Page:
Do you want to buy a home, but you can’t get enough money together for the downpayment? Is your landlord willing to sign a rent to own agreement, but you’re not sure if it’s the right thing for you to do?
According to the National Association of Realtors, home sales in the US last year were more than 6.7 million units. There are many other people who have figured out how to afford a home.
If you’re thinking about signing an agreement to buy the home you are currently renting, do your research. Here’s a guide to understanding rent to own contracts.
What Is a Rent to Own Contract?
A rent to own contract is a written agreement you make with your landlord. Usually, there are two parts to the agreement, a standard lease and an option to buy the home after a certain period.
Are Rent to Own Contracts Legally Binding?
There are two types of agreements where you may purchase the home you are renting. They are:
- lease-option contracts and
- lease-purchase contracts.
Both of them are legally binding contracts if the terms are clear. The lease-option agreement allows you to choose to buy at a specific time, while the lease-purchase contract is a commitment to buy.
A rent to own contract is binding, and both parties are responsible for following through on the agreement.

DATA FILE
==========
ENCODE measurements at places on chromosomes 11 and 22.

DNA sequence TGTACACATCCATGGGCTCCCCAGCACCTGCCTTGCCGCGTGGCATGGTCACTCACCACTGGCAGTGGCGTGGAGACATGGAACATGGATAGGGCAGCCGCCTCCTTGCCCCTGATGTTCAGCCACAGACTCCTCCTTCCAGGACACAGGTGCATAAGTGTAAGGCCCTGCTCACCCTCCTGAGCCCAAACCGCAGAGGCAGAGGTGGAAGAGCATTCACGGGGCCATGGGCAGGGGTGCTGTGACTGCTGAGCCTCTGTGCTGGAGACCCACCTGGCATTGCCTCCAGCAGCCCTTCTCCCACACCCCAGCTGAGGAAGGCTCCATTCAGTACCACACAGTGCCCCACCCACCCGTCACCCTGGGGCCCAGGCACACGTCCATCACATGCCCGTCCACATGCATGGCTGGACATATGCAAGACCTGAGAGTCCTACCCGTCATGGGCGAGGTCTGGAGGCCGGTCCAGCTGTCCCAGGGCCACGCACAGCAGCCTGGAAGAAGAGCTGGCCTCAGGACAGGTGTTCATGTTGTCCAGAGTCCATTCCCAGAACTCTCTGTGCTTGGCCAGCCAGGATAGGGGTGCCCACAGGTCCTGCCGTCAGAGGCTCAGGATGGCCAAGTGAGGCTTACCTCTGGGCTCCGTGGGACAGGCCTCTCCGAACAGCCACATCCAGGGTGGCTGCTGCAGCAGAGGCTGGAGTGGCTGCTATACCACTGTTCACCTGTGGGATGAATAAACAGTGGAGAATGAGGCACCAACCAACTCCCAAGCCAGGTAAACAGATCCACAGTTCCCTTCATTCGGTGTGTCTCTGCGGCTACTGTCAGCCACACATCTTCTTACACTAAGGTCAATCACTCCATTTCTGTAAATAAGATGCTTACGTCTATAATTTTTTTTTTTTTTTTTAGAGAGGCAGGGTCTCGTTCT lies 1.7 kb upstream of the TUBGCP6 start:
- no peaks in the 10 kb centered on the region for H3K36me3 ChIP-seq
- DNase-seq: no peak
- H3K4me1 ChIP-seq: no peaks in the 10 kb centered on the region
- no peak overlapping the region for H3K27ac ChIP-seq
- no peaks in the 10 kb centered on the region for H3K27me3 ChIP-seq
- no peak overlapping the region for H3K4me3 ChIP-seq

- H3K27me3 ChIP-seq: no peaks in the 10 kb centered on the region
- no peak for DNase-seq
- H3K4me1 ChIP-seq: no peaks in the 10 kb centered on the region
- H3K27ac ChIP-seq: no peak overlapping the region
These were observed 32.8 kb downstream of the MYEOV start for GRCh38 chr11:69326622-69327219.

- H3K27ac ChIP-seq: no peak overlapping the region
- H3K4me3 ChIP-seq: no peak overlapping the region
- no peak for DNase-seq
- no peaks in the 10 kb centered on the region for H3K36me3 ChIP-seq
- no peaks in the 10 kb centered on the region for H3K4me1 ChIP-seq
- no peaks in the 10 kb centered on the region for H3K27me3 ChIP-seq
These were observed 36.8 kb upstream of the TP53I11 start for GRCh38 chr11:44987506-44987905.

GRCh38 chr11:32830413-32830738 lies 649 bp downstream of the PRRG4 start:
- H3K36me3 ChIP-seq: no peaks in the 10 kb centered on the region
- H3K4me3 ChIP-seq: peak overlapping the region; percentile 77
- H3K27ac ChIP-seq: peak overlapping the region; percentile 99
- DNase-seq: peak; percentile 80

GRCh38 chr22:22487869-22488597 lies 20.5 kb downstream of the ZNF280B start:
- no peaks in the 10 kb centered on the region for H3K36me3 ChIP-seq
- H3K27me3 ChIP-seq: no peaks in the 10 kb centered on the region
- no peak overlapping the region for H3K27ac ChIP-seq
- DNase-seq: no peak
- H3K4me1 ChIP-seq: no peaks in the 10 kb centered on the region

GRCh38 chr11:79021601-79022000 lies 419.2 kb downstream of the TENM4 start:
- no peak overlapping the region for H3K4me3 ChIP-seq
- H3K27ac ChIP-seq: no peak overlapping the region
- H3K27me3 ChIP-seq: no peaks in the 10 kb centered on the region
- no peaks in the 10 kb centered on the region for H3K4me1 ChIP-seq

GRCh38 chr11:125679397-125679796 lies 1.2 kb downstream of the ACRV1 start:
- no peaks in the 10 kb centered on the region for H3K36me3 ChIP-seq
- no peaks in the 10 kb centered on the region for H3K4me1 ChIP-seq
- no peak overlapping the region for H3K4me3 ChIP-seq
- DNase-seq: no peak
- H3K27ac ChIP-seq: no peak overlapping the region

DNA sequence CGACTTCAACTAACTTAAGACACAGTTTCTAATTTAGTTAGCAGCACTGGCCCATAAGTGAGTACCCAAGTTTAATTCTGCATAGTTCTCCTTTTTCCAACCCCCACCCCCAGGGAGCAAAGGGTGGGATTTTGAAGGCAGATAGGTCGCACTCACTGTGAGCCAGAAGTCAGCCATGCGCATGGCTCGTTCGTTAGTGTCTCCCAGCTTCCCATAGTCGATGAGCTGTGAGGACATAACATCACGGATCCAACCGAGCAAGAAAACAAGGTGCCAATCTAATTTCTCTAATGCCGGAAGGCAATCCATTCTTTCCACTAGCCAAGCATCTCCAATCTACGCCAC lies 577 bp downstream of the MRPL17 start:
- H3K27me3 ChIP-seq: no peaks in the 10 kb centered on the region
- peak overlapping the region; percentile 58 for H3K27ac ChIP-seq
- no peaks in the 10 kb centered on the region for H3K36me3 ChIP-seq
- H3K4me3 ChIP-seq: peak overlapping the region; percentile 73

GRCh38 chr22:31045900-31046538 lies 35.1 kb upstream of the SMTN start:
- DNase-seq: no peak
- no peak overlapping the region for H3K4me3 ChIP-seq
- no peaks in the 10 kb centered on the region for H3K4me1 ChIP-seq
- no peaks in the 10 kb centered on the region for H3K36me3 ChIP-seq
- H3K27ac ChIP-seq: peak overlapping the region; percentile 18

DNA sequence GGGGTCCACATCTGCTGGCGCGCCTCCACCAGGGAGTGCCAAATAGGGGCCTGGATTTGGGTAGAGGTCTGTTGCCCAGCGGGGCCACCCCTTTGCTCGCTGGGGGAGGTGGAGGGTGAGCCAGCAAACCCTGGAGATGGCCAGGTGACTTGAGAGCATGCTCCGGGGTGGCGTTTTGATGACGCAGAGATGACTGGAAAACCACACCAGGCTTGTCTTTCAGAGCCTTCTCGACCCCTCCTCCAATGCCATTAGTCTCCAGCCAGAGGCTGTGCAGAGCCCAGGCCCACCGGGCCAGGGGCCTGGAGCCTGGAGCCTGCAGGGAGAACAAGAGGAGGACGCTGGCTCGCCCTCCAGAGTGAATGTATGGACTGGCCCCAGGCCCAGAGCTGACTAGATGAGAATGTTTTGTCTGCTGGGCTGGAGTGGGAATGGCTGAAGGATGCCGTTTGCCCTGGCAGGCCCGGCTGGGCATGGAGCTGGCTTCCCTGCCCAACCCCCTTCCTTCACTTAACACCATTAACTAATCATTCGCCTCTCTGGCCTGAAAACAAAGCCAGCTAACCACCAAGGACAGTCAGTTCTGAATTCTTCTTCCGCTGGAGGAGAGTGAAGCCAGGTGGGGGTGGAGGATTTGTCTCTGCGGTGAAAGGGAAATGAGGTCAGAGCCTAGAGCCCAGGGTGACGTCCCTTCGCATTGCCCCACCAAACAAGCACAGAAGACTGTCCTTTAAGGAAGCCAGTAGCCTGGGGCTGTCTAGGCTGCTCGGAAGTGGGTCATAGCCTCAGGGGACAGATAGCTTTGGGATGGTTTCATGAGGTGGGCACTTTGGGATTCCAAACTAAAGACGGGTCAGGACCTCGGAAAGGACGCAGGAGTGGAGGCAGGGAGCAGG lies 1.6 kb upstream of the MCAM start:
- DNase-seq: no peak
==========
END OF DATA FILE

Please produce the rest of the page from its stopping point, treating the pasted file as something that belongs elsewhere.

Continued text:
How Do Rent to Own Contracts Work?
The terms of the contract define the conditions. The amount of rent you pay monthly might include an additional amount that will be part of your down payment when you buy the home. Rent to own houses is a great way to save for a downpayment over time.
Establish the future purchase price in advance, and agree on other terms. Rent to own is binding, so be sure you understand what you agree to before signing.
When you buy a house, you usually arrange for an inspection, and any significant repairs identified can affect the purchase price. An appraisal will ensure that you don’t agree to pay too much for the house.
During the Lease
While you are still leasing the home, you must follow the terms of your lease. If you’re not allowed to have pets, you can’t go out and get a dog just because you have a rent to own contract.
If you violate your lease, your landlord can evict you, and you might forfeit all of the rent to own payments you made. Be sure to ask questions before you sign the agreement so you don’t end up in this situation.
Some contracts require the renter to maintain the home. They must pay for repairs as if they already owned the house. If you violate the lease, the landlord probably won’t reimburse you for these repairs unless the rent to own contract says they have to.
Make Your Decision With Confidence
Now that you understand how rent to own contracts work, you can make an informed decision that best suits your situation. You can be confident in signing the agreement when you’ve gone over the terms and you’re happy with your obligations.
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